A Friend’s Tale of a Nation’s Loss
Thirty years ago, in the first days of June, I was in Los Angeles with Sen. Robert F. Kennedy. I had been a close friend of Bobby’s and Ethel’s for eight years and I felt like an uncle to their children. But this was about more than friendship. The country I loved and had represented at the Olympics was in turmoil, perilously divided by the war in Vietnam and racial tension at home. Like many others, I felt that Bobby was the one public figure who could bring the nation together. I had seen him grow as a man and a leader. I knew that his compassion was deep and his commitment to peace and social justice was genuine.
Euphoric, I stood not far from Bobby just after midnight as he gave his victory speech before 2,000 jubilant backers at the Ambassador Hotel after winning the California Democratic presidential primary. He thanked those of us who had worked on his behalf and concluded with the words, “Now it’s on to Chicago [for the Democratic National Convention], and let’s win there.” As cheers filled the room, he turned and stepped off the back of the platform to take a shortcut through the kitchen instead of working his way through the crowd as planned. Ever since, I have pictured in my mind what might have been had he not changed his route.
I had resigned my position as a sports anchor at KNBC to work full-time for the Kennedy campaign. People thought that former NFL star Rosey Grier and I were bodyguards. In fact, we were Bobby’s friends and supporters, but we used our size and athletic ability to help shield the candidate and his wife, Ethel, from the exuberant throngs that turned out at every stop. On the fateful night of the primary, I instinctively pushed past some dignitaries to get to Ethel’s side. She was pregnant at the time, and I had taken it upon myself to look after her. I reached her as she entered the hotel pantry, a few steps behind her husband.
That’s when I heard the shots. I thought they were balloons bursting. When I turned in the direction of the sounds, I saw smoke, Then I saw a gun aimed at Bobby’s head. Holding it was the man we would come to know as Sirhan Sirhan. I shoved Ethel out of harm’s way and lunged toward the gun.
Everything unfolded as if in a dream, at both lightning speed and slow motion. Amid horrified shrieks, people darted about in a panic. When I reached the gunman, others were already trying to wrestle him down. I heard someone yell, “Grab the gun, Rafer!” My hand clamped down on the weapon. Rosey’s hand clamped down on mine. We pinned Sirhan to the floor. I twisted his fingers to free up the weapons, then helped fend off the vengeful mob that was trying to get to the assassin. We did not want another Jack Ruby on our hands.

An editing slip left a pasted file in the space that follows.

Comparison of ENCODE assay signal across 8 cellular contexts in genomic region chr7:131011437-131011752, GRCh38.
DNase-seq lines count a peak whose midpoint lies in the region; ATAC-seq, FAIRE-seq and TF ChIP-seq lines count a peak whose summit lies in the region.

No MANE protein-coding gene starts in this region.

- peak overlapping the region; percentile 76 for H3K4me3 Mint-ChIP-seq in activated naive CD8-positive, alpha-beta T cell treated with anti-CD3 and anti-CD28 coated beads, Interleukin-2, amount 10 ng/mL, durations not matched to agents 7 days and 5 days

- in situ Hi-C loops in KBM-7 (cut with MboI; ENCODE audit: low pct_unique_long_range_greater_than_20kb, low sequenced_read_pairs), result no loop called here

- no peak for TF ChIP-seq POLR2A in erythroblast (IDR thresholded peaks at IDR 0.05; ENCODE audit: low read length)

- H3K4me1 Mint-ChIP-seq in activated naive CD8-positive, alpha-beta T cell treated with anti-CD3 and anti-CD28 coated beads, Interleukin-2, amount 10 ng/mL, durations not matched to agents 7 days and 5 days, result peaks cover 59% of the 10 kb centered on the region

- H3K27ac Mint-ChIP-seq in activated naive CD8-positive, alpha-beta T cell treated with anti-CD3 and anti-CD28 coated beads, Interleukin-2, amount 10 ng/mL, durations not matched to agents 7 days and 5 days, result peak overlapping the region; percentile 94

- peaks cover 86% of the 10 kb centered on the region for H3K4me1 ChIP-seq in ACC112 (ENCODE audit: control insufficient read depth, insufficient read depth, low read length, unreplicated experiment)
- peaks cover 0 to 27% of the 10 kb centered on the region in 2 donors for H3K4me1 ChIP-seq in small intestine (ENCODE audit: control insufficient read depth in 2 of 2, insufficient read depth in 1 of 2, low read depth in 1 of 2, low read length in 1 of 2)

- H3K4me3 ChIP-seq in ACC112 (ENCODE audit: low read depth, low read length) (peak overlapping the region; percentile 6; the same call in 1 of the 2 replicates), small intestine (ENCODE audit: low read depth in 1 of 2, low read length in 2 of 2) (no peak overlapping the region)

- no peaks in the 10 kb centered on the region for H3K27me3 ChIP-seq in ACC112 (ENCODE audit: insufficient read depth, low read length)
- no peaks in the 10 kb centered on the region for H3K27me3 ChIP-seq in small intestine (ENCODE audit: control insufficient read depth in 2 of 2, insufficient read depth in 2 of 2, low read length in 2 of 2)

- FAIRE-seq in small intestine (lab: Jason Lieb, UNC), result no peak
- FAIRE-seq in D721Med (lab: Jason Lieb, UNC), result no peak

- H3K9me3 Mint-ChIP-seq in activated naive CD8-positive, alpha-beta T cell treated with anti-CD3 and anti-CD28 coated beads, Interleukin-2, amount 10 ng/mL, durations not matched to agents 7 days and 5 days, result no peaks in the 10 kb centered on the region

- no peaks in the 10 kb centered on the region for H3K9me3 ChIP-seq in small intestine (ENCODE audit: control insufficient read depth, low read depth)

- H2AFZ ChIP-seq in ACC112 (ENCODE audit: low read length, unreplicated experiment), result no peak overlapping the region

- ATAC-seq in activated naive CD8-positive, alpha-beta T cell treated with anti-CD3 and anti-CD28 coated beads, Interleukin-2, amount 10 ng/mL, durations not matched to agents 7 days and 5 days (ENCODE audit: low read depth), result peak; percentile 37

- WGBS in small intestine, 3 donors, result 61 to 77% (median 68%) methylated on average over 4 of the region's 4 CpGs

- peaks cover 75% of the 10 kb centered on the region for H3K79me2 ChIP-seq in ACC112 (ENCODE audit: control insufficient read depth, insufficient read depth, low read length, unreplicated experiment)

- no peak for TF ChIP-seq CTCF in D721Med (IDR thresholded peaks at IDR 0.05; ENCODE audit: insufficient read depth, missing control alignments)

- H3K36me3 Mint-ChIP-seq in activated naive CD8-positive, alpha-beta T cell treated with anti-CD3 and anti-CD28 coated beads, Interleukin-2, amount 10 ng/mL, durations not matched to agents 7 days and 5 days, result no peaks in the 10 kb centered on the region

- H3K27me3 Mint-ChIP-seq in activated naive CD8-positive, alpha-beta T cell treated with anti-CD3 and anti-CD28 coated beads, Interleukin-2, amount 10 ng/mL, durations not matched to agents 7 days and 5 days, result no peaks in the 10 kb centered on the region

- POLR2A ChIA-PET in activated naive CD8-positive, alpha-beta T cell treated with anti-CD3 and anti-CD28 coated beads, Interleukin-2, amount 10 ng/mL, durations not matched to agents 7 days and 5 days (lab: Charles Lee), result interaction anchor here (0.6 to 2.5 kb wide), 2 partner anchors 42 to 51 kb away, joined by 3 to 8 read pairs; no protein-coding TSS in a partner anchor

Before long, the chaos turned to eerie silence. Bobby was in the hospital, vainly fighting for his life, and Sirhan was arrested. I was in such a state of shock that it was not until hours later that I realized I had shoved the murder weapon into my pocket and the police were looking for it.
I remained dazed and numb for months, refusing to speak about the assassination except in court, even building a fence around my home to fortify my privacy. This was not only a personal loss. I felt that Bobby would have won the election, ended the war and done his best “to tame the savageness of man and make gentle the life of this world,” as he himself had put it when Martin Luther King Jr. was assassinated.
I sometimes imagine Bobby looking down at us. I think he’d be disappointed. I think he’d tell us to stop bickering among ourselves, fix our sights on the common ground and do something to make life better for the poor, the disadvantaged and the children who represent our future. He would urge us to do what he had done: “Dream of things that never were and ask ‘Why not?’ ”